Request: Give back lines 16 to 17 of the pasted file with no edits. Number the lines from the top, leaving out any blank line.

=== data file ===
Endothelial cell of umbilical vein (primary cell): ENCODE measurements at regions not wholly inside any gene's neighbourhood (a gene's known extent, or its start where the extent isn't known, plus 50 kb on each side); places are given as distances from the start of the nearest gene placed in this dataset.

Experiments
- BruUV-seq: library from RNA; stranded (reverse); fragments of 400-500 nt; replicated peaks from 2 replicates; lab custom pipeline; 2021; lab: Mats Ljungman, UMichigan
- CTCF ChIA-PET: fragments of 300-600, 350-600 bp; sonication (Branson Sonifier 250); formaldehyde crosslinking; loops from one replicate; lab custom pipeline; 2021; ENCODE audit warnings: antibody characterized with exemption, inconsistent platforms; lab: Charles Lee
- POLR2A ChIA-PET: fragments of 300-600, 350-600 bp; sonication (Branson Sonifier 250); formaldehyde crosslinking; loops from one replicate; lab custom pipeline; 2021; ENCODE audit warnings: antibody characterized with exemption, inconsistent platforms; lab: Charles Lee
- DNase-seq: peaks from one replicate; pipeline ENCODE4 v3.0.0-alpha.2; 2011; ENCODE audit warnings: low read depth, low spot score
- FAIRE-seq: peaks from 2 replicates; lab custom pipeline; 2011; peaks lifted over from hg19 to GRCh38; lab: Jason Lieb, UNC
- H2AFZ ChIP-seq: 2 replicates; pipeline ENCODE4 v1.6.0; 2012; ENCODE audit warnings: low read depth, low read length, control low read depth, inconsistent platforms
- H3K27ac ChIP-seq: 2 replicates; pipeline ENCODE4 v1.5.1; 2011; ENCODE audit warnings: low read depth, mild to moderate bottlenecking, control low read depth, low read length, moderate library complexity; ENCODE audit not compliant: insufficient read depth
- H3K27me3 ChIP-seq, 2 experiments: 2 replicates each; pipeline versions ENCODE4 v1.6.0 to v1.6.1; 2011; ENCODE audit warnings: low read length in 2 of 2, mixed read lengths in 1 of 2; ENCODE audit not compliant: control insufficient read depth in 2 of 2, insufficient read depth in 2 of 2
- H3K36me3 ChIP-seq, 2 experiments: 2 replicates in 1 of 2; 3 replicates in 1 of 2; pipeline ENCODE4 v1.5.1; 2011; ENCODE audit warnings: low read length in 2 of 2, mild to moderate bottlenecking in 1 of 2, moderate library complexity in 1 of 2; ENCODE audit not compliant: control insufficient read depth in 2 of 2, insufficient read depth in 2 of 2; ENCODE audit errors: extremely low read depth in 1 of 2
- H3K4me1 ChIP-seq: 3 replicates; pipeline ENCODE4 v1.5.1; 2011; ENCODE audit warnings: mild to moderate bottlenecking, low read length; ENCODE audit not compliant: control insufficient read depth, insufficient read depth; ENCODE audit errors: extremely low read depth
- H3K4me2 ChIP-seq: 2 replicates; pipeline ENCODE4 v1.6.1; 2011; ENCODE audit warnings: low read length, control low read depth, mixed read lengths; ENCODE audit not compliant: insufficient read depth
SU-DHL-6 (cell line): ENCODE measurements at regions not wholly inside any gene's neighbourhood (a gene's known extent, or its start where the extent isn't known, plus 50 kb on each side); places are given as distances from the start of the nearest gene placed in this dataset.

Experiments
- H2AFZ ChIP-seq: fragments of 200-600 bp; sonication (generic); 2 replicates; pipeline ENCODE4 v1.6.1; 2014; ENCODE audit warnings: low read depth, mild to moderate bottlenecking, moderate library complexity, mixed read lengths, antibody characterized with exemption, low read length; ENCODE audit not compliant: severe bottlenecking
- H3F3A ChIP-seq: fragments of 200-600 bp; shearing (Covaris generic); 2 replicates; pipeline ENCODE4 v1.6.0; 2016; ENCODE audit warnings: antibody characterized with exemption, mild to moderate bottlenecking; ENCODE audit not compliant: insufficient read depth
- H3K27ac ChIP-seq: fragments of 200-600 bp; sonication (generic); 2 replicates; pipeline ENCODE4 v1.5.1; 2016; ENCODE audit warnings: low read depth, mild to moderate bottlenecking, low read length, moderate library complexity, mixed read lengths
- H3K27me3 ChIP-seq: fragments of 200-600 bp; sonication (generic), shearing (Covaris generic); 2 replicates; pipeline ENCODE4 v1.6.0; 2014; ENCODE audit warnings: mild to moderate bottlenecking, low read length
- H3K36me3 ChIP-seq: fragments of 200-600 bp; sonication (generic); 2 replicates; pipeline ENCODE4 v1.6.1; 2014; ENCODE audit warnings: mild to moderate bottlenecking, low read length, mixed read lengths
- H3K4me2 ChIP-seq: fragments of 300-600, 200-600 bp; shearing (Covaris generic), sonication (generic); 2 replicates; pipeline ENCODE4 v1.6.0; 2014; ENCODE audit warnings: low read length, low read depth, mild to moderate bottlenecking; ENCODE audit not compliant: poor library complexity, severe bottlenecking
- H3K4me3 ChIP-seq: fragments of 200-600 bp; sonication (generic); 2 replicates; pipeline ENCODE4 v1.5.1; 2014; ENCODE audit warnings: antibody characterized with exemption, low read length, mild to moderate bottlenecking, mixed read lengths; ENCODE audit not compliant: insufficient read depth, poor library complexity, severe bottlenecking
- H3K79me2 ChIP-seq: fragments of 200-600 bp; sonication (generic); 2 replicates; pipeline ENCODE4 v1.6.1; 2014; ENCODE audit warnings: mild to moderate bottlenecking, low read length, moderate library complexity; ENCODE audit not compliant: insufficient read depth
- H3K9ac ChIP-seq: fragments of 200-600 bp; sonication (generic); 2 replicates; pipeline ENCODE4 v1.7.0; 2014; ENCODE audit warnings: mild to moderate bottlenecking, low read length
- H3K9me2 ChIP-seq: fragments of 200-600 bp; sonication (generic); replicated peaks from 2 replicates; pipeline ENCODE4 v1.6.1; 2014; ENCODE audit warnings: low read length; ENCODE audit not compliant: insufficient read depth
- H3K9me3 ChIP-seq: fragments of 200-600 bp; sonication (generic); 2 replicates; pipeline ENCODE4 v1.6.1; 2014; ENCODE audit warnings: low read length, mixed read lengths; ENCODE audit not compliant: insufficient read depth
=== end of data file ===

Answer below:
- H2AFZ ChIP-seq: fragments of 200-600 bp; sonication (generic); 2 replicates; pipeline ENCODE4 v1.6.1; 2014; ENCODE audit warnings: low read depth, mild to moderate bottlenecking, moderate library complexity, mixed read lengths, antibody characterized with exemption, low read length; ENCODE audit not compliant: severe bottlenecking
- H3F3A ChIP-seq: fragments of 200-600 bp; shearing (Covaris generic); 2 replicates; pipeline ENCODE4 v1.6.0; 2016; ENCODE audit warnings: antibody characterized with exemption, mild to moderate bottlenecking; ENCODE audit not compliant: insufficient read depth